Nepal’s central bank releases new 1,000-rupee note
- Published: May 12, 2015, 3 AM
The Central Bank of Nepal issued a new 1,000-rupee note on Feb. 27, 2015. It was announced in the online world paper money resource, Banknote News, on April 26, the day after a massive and tragic earthquake devastated Katmandu and avalanches killed more than 7,000, including a number of climbers on Mount Everest. In an ironic coincidence, the main feature on the note’s face is a view of Everest. The back depicts an elephant.
The issue is similar to the 1,000-rupee note it is replacing but the bank’s name, Nepal Rastra Bank, is printed on the back in English for the first time.
All Nepalese bank notes have pictures of animals native to the country on the back — yaks, bucks, deer, rhinos, goats, and tigers are the others. As for the elephant, according to an article last October in Nepal’s English language The Himalayan Times, there is a question as to whether this particular one, used since 1974, is Asian or African. Elephant experts, after analysis of tusks, ears, and other body parts, are of differing opinions. Another thought is that it is neither, just a hybrid piece of artwork.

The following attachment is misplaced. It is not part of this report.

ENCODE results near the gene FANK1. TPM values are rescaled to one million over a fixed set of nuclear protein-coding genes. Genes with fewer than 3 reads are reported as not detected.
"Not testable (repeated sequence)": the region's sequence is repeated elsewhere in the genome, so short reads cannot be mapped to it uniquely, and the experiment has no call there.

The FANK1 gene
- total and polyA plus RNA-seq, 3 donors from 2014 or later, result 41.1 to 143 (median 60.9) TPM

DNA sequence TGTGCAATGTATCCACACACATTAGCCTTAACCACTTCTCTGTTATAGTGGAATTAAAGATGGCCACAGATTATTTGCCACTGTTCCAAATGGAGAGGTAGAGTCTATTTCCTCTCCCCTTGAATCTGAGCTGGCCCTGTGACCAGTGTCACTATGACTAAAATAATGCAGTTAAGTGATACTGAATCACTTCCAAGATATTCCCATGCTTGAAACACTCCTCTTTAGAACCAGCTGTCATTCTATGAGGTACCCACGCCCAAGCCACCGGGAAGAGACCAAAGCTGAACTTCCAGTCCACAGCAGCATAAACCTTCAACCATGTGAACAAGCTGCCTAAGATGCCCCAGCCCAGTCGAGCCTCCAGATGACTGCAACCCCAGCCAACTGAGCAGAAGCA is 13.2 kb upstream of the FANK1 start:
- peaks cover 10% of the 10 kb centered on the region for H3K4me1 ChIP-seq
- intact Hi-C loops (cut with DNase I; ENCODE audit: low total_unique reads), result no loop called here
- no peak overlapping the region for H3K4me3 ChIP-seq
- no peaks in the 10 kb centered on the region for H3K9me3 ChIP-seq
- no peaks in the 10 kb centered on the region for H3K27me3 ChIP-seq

The bank claims not to know the source of the image. A bank official said: “Many images were taken a long time ago. We don’t know who took them or from where they were extracted. But they are definitely not artwork.”
The issue should soon be put to rest. According to the paper, the bank is “planning to replace all images of animals with those found in Nepal. If things go as planned, the 1,000-rupee note will soon contain a picture of twin baby elephants — along with their mother — born some time ago at Chitwan National Park.”
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